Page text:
Griff is a checklist hero. Devastatingly handsome? Check. Tragic past, complete with Evil, Scheming Woman? Check. Best friend whose life he ruined, who now won’t speak to him? Check. Spurred by the need to repair his family fortune and name? Check. Torn between his desire for the heroine and the realization that he has to save her from herself? Check. Check, check, check, already, so that I had to check to make sure I was still awake. But at least Griff can control himself, which is more than I could say for Lara.
Ah, Lara. The average toddler has more control over his actions than Lara does over hers. As she’s doing dumb things, she knows they’re dumb; she even considers not doing them, but she just can’t resist. On top of that, she breaks one of the Cardinal Rules for Savvy Romance Heroines and admits her secret – to the villain. No, no, no, no, no. Also, may I ask a question: where does a reader go to find a historical heroine who’s a true product of her times, one who doesn’t throw up her skirts for the first hunk to cross her path, one who realizes that she has to marry or she’ll starve, and isn’t forced into it by a creaky plot device like a will stipulation?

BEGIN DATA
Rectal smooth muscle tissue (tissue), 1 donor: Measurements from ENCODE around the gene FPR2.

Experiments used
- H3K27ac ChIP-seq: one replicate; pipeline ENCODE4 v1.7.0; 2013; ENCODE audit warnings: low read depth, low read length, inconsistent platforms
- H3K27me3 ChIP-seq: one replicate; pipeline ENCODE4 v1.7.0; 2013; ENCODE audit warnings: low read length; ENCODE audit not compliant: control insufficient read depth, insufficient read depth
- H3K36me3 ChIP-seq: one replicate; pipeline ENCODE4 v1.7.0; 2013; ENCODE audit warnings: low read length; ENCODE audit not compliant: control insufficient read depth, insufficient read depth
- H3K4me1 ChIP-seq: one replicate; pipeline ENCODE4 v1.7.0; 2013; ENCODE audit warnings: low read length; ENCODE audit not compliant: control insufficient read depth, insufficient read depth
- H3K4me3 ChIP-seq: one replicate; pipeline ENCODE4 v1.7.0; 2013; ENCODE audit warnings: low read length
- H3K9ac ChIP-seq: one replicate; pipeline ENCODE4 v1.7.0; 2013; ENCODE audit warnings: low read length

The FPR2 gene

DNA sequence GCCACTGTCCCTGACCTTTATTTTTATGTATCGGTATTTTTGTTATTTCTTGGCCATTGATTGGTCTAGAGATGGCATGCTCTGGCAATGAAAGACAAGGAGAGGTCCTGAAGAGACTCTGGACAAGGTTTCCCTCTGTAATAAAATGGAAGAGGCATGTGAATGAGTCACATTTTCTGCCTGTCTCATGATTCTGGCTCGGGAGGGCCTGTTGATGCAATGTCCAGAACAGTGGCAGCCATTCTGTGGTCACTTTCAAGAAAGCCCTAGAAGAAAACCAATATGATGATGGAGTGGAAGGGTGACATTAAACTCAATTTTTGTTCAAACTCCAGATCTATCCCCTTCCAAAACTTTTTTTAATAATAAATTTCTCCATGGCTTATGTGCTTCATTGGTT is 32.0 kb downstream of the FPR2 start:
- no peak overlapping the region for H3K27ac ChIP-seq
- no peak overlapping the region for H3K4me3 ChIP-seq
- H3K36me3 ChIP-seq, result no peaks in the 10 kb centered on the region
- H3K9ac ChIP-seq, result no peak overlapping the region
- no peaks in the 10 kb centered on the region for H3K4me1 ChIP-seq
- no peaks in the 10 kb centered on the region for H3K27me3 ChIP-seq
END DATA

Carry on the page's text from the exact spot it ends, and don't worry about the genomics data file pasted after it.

The supporting cast isn’t much better. Lara’s sisters traipse onstage in all their cardboard glory: the Smart One, the Vain One, the Calm One, etc., and I’ll bet that each of them is going to get her own book (wait a minute – didn’t Danelle Harmon already do this so much better for Avon?). Their father – nobody can be so absentminded and preoccupied that he forgets his wife’s been dead for years. Lara’s sponsor in London, Lady Tattenbaum, is Yet Another Unconventional But Well-Connected Society Matron Who Knows the Hero’s Secret. Big deal; within two chapters of meeting him, so did I. The only character with any depth was Lord Rutherford, believe it or not, and then only because he wasn’t Evil so much as he was Wounded.
The most annoying element for me had to be the decidedly modern tone to the characters’ speech and thoughts. I’ve come up with a term for Georgian and/or Regency era characters who think and sound more like they belong in our times than either of those periods: Thames Valley Girls. The only thing the cast of The Duchess Diaries needs is a mall and a Mustang, and they’d be right at home in SoCal. “Yuck”? “Eeeuw”? Did I stumble into the halls of Thames Valley High? With all the “Excuse me’s,” the “Anyways,” the “Oh, fine’s,” and the “Get over it’s,” my confusion was natural. I came close to holding up a hand, palm out, and uttering, “Whatever.”
So: predictable plot, flat characterizations, anachronisms out the nostrils, and a style more suitable to the Thames Valley yearbook than a Regency (or is that Georgian?) historical made this read a difficult one for me. They say, Every book its reader, every reader her book; the only problem for me here is that I can’t imagine whose book this one is. For sure I know it’s mine – Not.